Saturday, May 2, 2015

But let us rouse ourselves and move on.

I have considered my ways and have turned my steps to Your statutes. Psalm 119:59

So here I sit, in front of a wood stove full of cold ashes, the clock ticking in the background. A quiet slightly overcast day awaits me for my last day in Denver, as I sort my thoughts through an Imago Dei devotional passed on by my sister: Meditations for Spiritual Direction. Because this is a pausing moment. Where do I hear God’s voice as I head into the next decade of life? My sort of awkward attempt at a sabbatical is drawing to an end, and then what?

In a recent interview for Regent College, Gordon T. Smith recommends six questions that we should ask ourselves before we begin a process of discernment, the first of which is: What on earth is God doing? In Smith’s words, we need to remember that “the Creator and Redeemer of all things is always at work in our world, and in history.” And history right now is the age of refugees. Well actually, history is full of refugees, like the Israelites were sojourners. And Joseph and Mary and Baby Jesus. And this morning I whipped through Gary Nabhan’s Songbirds, Truffles, and Wolves, the tale of a pilgrimage to Assisi by the Tucson Native Seed Search guru who actually built a fishpond on Rancho La Argentina, um, a long time ago. And most interesting of all to me was his knowledge of seeds and plants, and how when the Italians brought over maize from the New World they did not include preparation details like soaking in lime juice and adding ash, so all of that corn polenta that the hungry peasants used to supplement their winter crops of wheat and barley was missing essential nutrients so the regions in Italy where they were most dependent on maize suffered from an epidemic called pellagra, a severe nutritional deficiency that resulted in delusions and hallucinations. Which explains a little bit as to why so many hungry Italians made their way to the Denver area to replace striking coal miners. Even though during the early 1920’s, the Ku Klux Klan possessed considerable political clout and targeted immigrants, African Americans, and Roman Catholics through intimidation and violence. The Klan reached the peak of its influence in Colorado in 1924, with the election of Klansman Clarence Morely as the state’s governor. And we are going to revisit the Mother Cabrini Shrine high up in the hills where she first built Queen of Heaven Orphanage for little Italian girls from the slums of Denver and whose calling was to bring Christ’s love to the world.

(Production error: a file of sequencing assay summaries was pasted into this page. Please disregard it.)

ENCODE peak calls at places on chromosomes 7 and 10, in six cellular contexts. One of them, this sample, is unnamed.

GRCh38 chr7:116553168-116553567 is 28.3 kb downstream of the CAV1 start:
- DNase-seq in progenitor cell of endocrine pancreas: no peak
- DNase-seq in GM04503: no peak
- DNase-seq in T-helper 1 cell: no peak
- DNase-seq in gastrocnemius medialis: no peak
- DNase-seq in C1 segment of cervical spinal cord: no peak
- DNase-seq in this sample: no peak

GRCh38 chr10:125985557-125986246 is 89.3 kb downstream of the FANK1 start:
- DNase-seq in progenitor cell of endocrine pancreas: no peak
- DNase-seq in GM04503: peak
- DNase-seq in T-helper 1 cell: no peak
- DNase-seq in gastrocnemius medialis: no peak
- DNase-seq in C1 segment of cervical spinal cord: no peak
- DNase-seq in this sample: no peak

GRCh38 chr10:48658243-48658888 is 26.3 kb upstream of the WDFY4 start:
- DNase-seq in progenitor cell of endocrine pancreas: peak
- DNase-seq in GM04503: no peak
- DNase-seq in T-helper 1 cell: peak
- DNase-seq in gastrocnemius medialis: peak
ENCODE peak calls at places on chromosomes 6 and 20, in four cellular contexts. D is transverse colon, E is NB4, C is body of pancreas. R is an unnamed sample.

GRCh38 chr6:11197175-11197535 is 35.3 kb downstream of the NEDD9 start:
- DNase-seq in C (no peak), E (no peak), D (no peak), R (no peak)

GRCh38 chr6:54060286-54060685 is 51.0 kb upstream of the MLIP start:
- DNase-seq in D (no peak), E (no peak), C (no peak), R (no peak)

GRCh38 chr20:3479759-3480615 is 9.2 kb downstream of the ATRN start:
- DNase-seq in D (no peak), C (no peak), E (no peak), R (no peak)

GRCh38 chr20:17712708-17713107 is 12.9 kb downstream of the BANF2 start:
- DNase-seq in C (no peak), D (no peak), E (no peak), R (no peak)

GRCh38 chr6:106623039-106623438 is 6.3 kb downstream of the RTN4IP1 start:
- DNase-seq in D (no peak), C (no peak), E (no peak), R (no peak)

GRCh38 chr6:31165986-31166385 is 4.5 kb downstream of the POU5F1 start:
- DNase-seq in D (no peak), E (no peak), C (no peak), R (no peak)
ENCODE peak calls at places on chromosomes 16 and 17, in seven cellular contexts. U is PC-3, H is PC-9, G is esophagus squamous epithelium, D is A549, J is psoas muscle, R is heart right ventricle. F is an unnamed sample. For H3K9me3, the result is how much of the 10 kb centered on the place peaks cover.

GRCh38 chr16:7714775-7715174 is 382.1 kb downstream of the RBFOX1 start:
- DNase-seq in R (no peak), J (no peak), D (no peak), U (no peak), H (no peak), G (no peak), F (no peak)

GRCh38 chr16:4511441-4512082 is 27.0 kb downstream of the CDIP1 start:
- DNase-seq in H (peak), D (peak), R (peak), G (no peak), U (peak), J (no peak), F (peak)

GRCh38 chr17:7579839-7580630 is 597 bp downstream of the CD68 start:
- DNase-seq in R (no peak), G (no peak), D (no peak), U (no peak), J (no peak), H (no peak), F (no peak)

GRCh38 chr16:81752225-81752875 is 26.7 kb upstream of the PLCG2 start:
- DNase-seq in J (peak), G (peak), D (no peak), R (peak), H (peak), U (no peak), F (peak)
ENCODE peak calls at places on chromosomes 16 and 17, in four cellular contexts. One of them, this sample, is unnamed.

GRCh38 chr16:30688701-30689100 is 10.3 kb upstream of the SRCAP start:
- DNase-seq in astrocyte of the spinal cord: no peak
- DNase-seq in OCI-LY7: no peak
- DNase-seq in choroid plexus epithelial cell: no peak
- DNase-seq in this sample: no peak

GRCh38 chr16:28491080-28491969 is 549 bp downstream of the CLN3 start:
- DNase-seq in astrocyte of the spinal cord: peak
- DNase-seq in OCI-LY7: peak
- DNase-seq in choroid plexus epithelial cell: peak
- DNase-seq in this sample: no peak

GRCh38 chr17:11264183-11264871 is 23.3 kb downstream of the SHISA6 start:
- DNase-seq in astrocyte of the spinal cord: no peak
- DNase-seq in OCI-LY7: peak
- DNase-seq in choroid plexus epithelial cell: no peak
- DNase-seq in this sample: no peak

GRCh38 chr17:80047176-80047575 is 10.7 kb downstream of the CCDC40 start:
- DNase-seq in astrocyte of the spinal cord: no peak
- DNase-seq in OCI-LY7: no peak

A full circle. Nothing new under the sun.

And clearly and closely the LORD God is at work just down the street at Doolen Middle School, with its influx of refugee speaking 58 languages mingled with the neighborhood kids from broken down bungalows and trailer parks. And He has called committed skilled leaders to form a team of renewal and fresh passion for student growth. And I suspect that I could muster up an invitation of some sort or another to join in the calling of bringing Christ’s love to the world. And sure a bunch of me wants to stay in Italy and welcome Syrian refugees or to rebuild huts in Nepal, but really and truly He has brought His beloved children to be welcomed right here by me.


And maybe that is what on earth God is doing.